Food product labels can provide consumers with rich, specific, expert-certified product information. However, sources of label information differ. How do consumers then evaluate label trustworthiness of expert labels in comparison to other commonly used label types? We present results from a representative online survey (N = 10,000) of consumers in Japan, the USA, Germany, China and Thailand using professionally designed labels for four food types (milk, honey, oil, wine) and five different sources of food information (farmers, government/administration, producer associations, experts, and consumers). We tested label legibility through identification of the label information source and asked respondents to evaluate the trustworthiness of labels using a six-scale instrument ranging from overall label trust to purchase intent. Results show that label legibility varied between countries, with expert labels scoring lowest. Nevertheless, respondents correctly identifying all label information sources chose expert labels as the most or second-most trustworthy across all countries and food types, while consumer labels scored low. Demographic factors exhibited weak influence. Results suggest expert labels might play an important role as trusted sources of information in an increasingly complex global food system. Finally, we consider the implications of the study for a potential institutionalization of expert labels based on the Japanese context.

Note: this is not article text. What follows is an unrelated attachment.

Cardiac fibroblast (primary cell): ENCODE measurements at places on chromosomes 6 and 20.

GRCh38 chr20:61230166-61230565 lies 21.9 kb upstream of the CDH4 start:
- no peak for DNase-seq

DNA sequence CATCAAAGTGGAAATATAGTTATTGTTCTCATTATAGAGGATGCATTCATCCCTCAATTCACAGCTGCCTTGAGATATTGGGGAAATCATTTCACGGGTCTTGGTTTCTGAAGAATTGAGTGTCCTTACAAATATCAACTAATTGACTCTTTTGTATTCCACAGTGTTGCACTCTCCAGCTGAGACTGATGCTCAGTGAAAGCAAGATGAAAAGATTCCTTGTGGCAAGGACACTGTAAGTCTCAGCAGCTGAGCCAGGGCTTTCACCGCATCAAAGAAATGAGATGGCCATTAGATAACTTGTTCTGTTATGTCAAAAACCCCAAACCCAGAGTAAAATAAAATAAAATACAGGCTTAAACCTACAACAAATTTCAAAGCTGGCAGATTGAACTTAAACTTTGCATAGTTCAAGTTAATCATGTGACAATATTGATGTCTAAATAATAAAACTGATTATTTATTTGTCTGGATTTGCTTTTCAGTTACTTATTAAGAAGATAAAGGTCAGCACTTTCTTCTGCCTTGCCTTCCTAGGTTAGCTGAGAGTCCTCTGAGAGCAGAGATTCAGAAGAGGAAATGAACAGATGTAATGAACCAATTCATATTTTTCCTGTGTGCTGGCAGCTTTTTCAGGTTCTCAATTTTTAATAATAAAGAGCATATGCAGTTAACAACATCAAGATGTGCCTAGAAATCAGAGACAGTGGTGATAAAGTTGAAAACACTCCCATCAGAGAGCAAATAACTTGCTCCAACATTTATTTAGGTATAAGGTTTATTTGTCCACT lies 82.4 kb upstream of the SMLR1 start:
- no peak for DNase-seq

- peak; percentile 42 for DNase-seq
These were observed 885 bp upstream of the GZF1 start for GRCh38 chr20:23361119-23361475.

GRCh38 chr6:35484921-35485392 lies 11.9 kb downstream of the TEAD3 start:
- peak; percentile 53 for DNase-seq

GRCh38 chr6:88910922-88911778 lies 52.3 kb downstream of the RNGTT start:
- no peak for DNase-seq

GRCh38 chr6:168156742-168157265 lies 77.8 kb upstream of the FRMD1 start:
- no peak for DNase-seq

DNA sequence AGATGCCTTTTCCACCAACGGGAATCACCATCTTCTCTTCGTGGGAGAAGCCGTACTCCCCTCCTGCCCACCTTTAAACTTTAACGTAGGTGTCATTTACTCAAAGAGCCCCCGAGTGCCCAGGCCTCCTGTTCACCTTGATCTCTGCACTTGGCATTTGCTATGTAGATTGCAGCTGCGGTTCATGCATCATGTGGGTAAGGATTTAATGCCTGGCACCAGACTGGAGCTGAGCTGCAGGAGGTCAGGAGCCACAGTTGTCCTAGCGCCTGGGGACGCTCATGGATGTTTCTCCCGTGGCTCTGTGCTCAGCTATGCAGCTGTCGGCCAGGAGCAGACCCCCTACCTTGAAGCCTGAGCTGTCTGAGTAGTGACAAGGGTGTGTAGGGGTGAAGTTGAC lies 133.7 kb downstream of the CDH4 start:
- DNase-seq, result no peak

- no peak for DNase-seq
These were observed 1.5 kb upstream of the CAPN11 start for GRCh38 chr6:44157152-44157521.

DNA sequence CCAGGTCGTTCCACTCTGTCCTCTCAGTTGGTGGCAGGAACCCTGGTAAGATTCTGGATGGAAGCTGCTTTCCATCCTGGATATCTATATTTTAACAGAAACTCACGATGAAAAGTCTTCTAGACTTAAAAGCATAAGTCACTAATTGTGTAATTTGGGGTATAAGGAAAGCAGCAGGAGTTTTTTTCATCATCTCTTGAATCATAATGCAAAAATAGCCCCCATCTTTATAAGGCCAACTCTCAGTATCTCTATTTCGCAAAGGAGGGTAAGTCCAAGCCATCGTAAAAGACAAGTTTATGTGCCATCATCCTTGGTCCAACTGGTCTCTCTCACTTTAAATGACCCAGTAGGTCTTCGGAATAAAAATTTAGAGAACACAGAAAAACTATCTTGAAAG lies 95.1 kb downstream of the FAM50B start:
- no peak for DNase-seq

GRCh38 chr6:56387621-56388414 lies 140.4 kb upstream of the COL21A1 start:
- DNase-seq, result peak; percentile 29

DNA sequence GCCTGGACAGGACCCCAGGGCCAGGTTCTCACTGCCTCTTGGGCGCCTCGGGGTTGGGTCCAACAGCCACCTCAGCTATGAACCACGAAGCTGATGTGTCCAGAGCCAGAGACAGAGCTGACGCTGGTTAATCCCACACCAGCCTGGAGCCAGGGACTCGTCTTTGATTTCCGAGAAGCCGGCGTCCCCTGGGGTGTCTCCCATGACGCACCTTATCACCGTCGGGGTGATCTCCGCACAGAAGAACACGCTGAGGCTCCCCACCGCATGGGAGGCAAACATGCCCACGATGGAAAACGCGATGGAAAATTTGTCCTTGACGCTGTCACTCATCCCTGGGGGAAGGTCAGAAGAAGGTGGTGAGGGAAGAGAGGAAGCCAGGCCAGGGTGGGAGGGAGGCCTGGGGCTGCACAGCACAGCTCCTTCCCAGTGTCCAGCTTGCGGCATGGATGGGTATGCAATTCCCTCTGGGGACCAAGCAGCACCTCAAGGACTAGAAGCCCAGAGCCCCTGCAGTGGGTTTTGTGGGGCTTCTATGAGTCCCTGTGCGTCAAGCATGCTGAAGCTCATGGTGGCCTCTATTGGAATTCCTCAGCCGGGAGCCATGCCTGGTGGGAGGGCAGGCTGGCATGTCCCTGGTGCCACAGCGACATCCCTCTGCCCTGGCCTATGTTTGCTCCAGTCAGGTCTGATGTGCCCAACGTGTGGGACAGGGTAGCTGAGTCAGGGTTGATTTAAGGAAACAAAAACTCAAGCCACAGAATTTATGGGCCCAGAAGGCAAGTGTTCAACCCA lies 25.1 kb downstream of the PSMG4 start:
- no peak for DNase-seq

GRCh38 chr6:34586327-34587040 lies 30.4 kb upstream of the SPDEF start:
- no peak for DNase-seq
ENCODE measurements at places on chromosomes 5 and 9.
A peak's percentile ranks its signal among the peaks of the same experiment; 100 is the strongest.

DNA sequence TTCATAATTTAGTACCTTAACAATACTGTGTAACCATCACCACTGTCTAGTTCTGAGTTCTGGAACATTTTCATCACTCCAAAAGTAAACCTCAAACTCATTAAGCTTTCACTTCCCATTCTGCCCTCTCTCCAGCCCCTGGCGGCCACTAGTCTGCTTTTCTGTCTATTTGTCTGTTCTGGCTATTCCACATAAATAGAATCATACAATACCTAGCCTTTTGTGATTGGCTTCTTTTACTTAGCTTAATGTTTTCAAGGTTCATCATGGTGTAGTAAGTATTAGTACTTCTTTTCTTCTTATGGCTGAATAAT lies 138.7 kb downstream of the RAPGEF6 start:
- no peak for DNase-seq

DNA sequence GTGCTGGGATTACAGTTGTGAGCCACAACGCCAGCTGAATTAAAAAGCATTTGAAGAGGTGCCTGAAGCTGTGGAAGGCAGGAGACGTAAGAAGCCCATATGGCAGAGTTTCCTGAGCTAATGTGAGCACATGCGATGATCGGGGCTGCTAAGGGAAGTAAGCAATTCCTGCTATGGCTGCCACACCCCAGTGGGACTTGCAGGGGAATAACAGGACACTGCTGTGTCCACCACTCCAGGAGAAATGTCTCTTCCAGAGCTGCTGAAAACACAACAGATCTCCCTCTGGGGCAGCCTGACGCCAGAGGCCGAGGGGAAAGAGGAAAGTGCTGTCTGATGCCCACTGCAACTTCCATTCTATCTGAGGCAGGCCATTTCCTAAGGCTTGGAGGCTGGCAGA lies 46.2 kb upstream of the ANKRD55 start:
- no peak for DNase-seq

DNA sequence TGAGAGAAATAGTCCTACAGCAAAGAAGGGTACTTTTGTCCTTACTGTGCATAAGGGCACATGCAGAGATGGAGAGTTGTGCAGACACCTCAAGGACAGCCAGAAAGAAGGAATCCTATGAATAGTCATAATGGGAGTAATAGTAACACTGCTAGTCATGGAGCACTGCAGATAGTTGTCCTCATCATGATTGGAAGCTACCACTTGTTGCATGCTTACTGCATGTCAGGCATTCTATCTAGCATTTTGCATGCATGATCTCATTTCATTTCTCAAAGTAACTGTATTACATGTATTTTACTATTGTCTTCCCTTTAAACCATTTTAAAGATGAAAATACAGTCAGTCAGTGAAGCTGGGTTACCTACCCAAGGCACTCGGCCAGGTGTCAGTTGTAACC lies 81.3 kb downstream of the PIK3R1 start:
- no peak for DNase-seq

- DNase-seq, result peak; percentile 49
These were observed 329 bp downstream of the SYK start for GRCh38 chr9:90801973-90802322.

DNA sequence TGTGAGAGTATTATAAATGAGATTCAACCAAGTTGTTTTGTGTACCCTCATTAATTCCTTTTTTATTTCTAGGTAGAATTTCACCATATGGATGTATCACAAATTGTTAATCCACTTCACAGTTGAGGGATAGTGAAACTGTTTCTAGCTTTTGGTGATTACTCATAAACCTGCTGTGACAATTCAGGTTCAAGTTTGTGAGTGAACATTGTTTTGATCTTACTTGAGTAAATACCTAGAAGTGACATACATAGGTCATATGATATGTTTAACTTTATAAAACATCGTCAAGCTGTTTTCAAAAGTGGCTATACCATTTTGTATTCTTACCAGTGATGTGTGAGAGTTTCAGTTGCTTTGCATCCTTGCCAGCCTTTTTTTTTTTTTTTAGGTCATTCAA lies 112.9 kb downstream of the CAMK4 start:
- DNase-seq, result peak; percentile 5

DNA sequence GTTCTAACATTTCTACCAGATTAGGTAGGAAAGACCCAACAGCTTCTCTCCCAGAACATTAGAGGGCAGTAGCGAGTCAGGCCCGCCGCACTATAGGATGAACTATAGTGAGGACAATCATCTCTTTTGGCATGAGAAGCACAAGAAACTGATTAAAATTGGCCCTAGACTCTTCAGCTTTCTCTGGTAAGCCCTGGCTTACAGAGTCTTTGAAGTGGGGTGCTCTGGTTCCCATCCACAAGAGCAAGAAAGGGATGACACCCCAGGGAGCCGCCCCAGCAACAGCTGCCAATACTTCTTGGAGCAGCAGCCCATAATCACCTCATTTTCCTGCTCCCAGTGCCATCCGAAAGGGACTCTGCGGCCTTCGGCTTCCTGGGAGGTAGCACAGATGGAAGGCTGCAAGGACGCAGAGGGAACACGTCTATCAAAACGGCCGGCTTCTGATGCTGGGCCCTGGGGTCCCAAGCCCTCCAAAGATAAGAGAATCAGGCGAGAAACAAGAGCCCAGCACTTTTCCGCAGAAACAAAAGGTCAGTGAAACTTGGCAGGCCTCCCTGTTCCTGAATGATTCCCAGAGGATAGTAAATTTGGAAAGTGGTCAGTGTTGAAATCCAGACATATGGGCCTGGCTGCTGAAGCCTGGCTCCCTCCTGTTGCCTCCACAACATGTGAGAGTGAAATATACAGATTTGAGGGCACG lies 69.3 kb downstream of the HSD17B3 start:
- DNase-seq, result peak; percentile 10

|Journal||Food and Chemical Toxicology|
|Publication status||Published - Mar 2020|
- Product labels
- Food information
- Consumer survey
- Expert knowledge
- Food metrology